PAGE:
SJCME offers the “best of both worlds” with excellent online courses for sure. But, did you know that there is also the option to take courses on-campus on Sebago Lake in Maine during the summer as well?

The on-campus Summer Session can be used as an option to accelerate your degree. It can also be an excuse for a mini-family vacation in Maine! And it most certainly will enrich your study experience, with friendships and memories to last a lifetime. For me, the summer experience did all three! I completed my own degree more quickly and economically thanks to the Summer Theology Program. I enjoyed all the benefits of the same excellent online instructors that Saint Joseph’s offers, plus the intimacy of direct classroom discussion, as well as downtime together with fellow students over reading, following Mass, or while breakin’ a lobsta ta-getha!

The courses offered are six weeks in length with five weeks online and one week on-campus. The scheduling allows both graduate and undergraduate students to take courses, with several different courses offered. You can attend either one week or both weeks. It is entirely possible to accelerate your Theology degree by taking up to four courses with the hybrid Summer Session offerings.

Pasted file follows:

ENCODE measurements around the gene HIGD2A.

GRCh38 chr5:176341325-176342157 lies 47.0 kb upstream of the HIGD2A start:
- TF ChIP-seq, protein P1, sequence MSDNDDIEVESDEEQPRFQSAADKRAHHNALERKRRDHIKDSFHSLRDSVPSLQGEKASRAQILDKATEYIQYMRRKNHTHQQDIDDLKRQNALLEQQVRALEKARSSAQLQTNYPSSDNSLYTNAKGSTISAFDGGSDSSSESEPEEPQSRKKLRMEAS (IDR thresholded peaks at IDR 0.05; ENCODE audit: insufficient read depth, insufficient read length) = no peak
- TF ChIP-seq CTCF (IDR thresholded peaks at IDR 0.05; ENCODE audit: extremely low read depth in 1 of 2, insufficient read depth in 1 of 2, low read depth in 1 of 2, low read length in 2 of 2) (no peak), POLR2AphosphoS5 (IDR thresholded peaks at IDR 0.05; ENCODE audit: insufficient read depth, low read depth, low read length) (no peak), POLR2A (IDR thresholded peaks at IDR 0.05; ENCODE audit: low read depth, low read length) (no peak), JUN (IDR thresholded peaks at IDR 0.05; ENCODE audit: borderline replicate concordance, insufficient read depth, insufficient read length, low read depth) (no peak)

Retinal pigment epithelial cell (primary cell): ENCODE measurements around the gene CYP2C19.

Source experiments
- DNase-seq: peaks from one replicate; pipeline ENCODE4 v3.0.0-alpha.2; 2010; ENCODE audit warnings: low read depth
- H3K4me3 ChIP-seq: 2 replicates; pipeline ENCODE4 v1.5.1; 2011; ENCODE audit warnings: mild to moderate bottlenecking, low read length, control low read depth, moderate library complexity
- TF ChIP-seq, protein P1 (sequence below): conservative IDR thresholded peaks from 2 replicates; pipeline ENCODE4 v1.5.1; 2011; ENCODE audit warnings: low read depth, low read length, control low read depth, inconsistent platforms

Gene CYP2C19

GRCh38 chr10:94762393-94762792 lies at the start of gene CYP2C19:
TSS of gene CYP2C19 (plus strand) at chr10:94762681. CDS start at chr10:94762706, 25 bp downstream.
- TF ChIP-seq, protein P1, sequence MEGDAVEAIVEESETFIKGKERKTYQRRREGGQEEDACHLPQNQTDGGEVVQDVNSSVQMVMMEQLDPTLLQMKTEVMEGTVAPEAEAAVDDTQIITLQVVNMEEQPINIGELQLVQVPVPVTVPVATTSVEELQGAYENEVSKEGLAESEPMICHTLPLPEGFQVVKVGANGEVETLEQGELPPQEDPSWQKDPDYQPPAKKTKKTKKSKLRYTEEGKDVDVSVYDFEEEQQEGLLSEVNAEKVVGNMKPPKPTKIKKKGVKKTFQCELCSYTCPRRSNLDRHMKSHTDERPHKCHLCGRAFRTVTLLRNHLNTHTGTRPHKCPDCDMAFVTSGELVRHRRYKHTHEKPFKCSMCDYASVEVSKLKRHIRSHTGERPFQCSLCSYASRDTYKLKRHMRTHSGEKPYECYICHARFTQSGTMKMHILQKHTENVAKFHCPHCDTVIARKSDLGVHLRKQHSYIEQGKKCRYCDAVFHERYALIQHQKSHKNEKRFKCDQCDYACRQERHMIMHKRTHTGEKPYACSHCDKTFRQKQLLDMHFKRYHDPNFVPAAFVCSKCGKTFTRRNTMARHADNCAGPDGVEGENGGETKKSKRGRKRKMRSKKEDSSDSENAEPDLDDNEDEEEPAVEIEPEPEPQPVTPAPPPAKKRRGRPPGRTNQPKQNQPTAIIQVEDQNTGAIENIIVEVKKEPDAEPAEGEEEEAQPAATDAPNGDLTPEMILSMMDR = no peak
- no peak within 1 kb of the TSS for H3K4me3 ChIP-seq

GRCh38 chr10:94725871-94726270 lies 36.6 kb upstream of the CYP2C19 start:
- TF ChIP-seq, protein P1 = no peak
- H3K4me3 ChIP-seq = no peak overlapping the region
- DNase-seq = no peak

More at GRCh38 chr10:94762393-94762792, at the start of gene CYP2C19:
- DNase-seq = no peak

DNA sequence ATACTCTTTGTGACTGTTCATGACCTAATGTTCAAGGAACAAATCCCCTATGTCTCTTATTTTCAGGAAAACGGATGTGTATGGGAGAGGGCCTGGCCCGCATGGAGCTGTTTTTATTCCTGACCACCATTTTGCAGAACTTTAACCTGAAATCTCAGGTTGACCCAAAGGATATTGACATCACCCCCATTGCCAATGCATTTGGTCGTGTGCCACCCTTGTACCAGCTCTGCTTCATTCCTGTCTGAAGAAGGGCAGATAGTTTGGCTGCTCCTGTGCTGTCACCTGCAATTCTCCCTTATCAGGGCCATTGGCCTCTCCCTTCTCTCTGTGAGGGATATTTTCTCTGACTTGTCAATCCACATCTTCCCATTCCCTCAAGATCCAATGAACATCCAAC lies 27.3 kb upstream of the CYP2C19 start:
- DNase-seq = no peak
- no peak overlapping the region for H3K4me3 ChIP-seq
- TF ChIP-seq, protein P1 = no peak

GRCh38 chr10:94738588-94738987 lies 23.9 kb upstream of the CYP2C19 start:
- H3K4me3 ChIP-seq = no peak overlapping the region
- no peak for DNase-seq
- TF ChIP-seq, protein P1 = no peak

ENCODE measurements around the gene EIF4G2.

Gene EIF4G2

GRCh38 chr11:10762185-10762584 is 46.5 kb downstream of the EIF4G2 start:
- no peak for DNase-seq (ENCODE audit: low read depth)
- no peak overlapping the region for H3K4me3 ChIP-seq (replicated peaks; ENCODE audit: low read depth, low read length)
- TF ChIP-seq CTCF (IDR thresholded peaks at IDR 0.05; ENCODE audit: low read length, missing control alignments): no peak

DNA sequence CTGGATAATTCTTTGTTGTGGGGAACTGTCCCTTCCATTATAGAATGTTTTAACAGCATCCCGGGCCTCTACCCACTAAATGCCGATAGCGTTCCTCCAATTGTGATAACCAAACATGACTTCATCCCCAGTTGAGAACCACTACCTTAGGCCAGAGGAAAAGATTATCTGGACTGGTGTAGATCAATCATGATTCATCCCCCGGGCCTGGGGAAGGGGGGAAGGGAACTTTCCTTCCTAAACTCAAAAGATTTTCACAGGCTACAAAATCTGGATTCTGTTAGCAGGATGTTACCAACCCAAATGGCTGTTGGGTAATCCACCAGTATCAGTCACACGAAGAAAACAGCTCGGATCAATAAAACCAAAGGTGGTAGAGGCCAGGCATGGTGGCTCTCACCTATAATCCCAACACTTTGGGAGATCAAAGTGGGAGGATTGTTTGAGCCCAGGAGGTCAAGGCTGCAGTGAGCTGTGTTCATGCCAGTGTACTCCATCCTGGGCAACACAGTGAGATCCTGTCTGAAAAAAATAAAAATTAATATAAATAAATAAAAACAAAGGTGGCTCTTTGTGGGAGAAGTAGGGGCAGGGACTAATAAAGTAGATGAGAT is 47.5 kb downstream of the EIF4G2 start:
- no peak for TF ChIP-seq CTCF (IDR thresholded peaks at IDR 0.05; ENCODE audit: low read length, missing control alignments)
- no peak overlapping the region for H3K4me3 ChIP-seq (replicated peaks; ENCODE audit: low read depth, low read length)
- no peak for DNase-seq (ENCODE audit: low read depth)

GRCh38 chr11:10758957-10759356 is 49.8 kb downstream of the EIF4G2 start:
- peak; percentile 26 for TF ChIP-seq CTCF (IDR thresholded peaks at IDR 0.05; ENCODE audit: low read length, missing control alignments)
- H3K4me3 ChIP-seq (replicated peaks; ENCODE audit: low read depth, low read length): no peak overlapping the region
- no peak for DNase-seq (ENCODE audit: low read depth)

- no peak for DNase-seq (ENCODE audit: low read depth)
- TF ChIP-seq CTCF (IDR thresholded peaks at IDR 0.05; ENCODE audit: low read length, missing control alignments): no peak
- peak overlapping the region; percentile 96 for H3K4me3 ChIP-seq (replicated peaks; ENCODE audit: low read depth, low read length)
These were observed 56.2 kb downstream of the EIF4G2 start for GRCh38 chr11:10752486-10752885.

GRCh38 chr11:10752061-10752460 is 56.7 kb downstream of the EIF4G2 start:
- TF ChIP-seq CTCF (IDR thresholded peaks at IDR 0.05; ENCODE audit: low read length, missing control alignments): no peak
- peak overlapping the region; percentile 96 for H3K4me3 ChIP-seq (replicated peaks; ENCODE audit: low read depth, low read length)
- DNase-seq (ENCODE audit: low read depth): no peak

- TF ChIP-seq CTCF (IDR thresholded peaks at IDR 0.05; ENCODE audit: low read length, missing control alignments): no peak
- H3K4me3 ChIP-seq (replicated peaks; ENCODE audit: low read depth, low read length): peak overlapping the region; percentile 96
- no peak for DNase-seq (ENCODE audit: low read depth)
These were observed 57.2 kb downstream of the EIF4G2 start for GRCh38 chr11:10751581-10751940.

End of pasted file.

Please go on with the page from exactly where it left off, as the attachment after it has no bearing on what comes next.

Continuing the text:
So, that’s the “What?”, as far as attending Summer Session – wicked good though it is. But how about the “Why?” The benefits for me fell into four very large buckets: Classroom, Campus, Classmates, plus Coffee & Cold Beer!

The classroom setting allows a chance for deeper discussion and sometimes even productive disagreement over key theological concepts. The direct live discussion was always great.

The campus is simply beautiful! It’s peaceful and scenic, with an opportunity to attend daily Mass, walk along forest trails, skip stones on Sebago Lake, or sit for hours in an Adirondack chair.

The coffee is free all day at the Café and available hot or cold. I’m just saying! 😊 And in the evenings, there are social events to eat, or kayak, or simply enjoy a cold beer with new soon-to-be lifelong friends. (N.B.: while the rocks on the stone wall out by the fire pit do NOT make a good bottle opener, the strike plate in a door jamb does!)

Finally, the last (and best) reason to attend Summer Session, is nowhere near the least. It’s each of you – all of us – the Classmates! I have met men and women that I now consider friends. No matter how great the interaction online, you just can’t get there in one course. But on campus, you can. I did.

So, check your calendars, pack the car, or grab a flight. Come to SJCME Summer Session July 8-12, July 15-19, or both!

Steven Sarnecki is near completion of his M.A. in Advanced Diaconal Studies and, God willing, will be ordained a permanent deacon for the Archdiocese of Baltimore this Spring. He will also be on campus for the first week of Summer Session and would love to break a lobsta ta-getha!